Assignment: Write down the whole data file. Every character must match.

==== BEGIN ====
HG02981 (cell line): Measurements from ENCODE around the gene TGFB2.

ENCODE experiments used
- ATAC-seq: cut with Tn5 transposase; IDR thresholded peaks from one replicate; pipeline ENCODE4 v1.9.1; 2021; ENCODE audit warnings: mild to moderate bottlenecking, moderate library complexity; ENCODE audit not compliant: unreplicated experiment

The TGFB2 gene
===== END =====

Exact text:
HG02981 (cell line): Measurements from ENCODE around the gene TGFB2.

ENCODE experiments used
- ATAC-seq: cut with Tn5 transposase; IDR thresholded peaks from one replicate; pipeline ENCODE4 v1.9.1; 2021; ENCODE audit warnings: mild to moderate bottlenecking, moderate library complexity; ENCODE audit not compliant: unreplicated experiment

The TGFB2 gene